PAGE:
Loon Outdoors Shark Tooth Tippet Cutter

We mentioned this in the most recent Liars Club newsletter and have had a lot of requests, so we thought we'd make it easy for you to buy!

The guys were really jazzed about the Loon Shark Tooth tippet cutters they saw out at the fly tackle dealer's show in Denver last month.  I was talking with the Loon Outdoors folks, and they told me that none of the distributors or shops in the southeast had ordered these yet, so we decided to get some in and offer them online for all the early adopters!  They're in-stock at Unicoi Outfitters and ready ship.

If you want some more info, check out the description on our website...or click here to see a video demonstration.  You can order there, or we're making it super-easy to purchase the Shark Tooth here from the Liars Club Blog:  just select your size using the drop-down below, and hit the Buy Now button!  These retail for $4.95: we'll send you three Shark Teeth (Shark Tooths???) for only $16.95 shipped to any USPS address!

Small Shark Tooth - Fits most spools from Umpqua, Orvis, Cabelas and Climax

Large Shark Tooth - Fits most spools from RIO, Maxima, Scientific Angler, Cabelas, Frog Hair and Umpqua





Loon Outdoors Shark Tooth Tippet Control System Video

Here's a YouTube video that demonstrates the Shark Tooth...

Click here to purchase!

Monday, October 5, 2009

Toccoa River Fishing with Julian Byrd

I'm a little late on posting this, but I was able to float with Julian Byrd and one of his brothers a few weeks ago and we had a great time. We saw some absolutely gigantic browns and rainbows from the high vantage point of the drift boat and even spotted one great big smallmouth in a clear, deep pool. Too bad that guy wouldn't hit a woolly bugger!

Anyhow, we caught some very nice fish, as well. But the best thing is that it really doesn't seem to matter what time of year you fish the Toccoa tailwater - any day can turn out to be a banner day and there's seldom a bad day of catching here.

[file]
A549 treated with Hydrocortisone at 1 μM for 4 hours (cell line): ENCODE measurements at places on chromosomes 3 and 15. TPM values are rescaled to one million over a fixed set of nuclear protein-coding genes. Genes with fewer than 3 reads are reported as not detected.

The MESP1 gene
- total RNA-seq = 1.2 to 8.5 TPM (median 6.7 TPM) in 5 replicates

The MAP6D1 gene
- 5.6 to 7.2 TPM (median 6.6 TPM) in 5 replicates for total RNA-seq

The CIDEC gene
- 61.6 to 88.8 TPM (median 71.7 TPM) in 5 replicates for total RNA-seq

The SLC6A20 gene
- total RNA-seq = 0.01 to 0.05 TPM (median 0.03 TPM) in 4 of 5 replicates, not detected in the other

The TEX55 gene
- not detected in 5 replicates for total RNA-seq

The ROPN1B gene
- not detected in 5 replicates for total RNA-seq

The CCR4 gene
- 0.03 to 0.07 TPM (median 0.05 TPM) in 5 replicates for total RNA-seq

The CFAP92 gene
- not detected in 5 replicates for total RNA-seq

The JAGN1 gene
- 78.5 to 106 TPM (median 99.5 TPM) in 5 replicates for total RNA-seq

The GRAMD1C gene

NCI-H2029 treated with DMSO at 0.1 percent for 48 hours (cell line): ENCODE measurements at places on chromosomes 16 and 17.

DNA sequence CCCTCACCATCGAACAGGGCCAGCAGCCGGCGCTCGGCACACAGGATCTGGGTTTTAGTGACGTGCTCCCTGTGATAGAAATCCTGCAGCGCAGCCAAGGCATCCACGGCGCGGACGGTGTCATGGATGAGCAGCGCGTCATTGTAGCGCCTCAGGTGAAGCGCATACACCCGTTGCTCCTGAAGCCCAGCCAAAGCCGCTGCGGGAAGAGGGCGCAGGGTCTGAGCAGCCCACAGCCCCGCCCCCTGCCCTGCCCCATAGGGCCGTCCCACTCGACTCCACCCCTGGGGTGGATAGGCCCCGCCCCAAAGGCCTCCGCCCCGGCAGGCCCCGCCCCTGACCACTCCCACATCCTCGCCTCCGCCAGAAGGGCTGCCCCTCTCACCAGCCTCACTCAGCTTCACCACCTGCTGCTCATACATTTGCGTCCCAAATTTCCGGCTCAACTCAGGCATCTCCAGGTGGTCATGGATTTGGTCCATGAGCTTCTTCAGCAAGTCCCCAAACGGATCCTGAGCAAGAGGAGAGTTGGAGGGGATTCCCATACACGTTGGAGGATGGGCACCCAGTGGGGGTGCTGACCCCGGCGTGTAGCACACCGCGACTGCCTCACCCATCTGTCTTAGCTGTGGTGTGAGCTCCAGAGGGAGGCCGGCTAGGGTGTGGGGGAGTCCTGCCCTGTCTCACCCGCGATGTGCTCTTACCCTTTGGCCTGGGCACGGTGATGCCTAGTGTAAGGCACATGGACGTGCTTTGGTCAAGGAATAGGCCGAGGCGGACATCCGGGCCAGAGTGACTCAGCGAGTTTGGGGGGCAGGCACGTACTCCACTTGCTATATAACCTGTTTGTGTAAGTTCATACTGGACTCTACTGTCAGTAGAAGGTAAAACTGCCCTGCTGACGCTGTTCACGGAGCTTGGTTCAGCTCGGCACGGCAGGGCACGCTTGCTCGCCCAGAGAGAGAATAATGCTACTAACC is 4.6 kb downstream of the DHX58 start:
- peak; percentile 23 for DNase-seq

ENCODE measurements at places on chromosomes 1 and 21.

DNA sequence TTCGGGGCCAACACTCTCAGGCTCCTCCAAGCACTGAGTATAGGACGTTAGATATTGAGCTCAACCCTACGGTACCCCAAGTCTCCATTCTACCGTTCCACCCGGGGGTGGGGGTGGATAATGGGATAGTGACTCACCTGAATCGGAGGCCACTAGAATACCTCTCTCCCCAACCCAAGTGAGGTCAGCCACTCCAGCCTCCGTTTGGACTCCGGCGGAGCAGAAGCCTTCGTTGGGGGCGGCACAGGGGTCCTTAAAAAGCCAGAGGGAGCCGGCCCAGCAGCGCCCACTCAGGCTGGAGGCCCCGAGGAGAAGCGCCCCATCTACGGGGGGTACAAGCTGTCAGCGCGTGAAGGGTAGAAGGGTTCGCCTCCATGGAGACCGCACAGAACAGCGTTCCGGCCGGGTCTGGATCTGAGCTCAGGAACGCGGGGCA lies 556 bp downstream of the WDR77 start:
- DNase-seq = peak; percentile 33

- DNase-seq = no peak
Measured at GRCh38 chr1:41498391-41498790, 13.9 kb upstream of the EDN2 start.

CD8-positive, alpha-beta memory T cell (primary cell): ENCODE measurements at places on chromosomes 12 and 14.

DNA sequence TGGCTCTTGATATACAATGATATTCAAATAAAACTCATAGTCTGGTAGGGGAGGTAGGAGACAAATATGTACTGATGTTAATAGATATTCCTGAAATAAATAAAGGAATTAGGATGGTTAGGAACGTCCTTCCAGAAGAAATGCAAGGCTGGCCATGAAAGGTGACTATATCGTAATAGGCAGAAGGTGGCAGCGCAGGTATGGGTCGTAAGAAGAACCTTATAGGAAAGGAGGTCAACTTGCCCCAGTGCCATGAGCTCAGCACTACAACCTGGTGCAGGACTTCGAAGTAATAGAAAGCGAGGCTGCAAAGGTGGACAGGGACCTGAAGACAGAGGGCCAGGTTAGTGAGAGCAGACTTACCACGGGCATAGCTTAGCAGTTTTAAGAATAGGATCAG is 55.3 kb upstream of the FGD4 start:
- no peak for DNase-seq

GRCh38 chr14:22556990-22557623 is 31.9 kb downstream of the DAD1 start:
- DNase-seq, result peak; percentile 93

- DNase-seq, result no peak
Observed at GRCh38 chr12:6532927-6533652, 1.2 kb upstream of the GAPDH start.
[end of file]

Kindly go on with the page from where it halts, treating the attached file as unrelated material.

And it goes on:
Here are a few photos (if you want to see the rest of the photos from this gallery, go to, click on 'Clients' in the menu bar and enter the password 'julianbyrd'):

David Cannon

Friday, October 2, 2009

Kayak Fishing Seminar in Blue Ridge with Tony Narcisse

Unicoi Outfitters is happy to announce that we will be hosting a free seminar with Tony Narcisse on Kayak fishing. Tony operates a guide service on Lake Lanier, specializing in chasing stripers from kayaks...or as he puts it: "The Ultimate Sleigh Ride". Visit Tony's website to learn more about his services, and come out to our Blue Ridge store on October 10th at 1pm to learn more about kayak fishing - and remember, we always discount kayak accessories 20% with the purchase of a Native Watercraft Ultimate kayak.

Here's a little background on Tony:

"I started fishing for stripers out of kayaks in 2006 and haven't looked back! There's nothing like the adrenaline rush of a big cow taking you for a sleigh ride."  Since his first encouters with striped bass in small plastic boats those few years ago, Tony has pioneered a sport that has taken firm root in one of the nation's most respected striper fisheries.

"Not only is Lake Lanier gorgeous, but she boast some of the best fishing in the country. And there is no better way to see/fish Lanier than by a kayak."

As the Founder of Georgia Kayak Fishing club, Tony's pioneering spirit, warm personality and deep knowledge of Lake Lanier's striper fishery  makes him the perfect guide for your Lake Lanier Adventure, and he'll be sharing some of that knowledge with us on October 10 - come join us!

Thursday, October 1, 2009

No Title Neccesary

They say a picture speaks a thousands words. So I will simply let Noontootla Creek Farms speak for it self.

Potential Record Brown Trout in Toccoa River Tailwater

John Damer, Fisheries Biologist with the Georgia DNR just posted this on NGTO:

This beast is out there just waiting to be caught...

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This fish was captured using boat mounted electrofishing gear as part of an ongoing study of trout population dynamics on the lower Toccoa River. It was measured at 28.3" in length and weighed 14 lbs, and then it was released (Where, you ask??? Gee, I don't remember ). If caught by an angler it would be the new record brown trout for the Toccoa River.

As an added bonus, any angler who catches this monster will find that it has one of our small green tags attached just below its dorsal fin, as you can see here:

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To date we have tagged and released nearly 4,000 hatchery and resident trout in the lower Toccoa River. We ask that anglers help with the study by reporting any tagged fish they catch to 706-624-1161. For anyone who has not seen it, here is a link to our press release that explains the study:

As explained in the link above, one lucky Georgia angler who returns a tag to us will win a Lifetime Sportsmans License courtesy of the Blue Ridge Mountain Chapter of TU.

Just one more reason, to go fishing... Tight lines!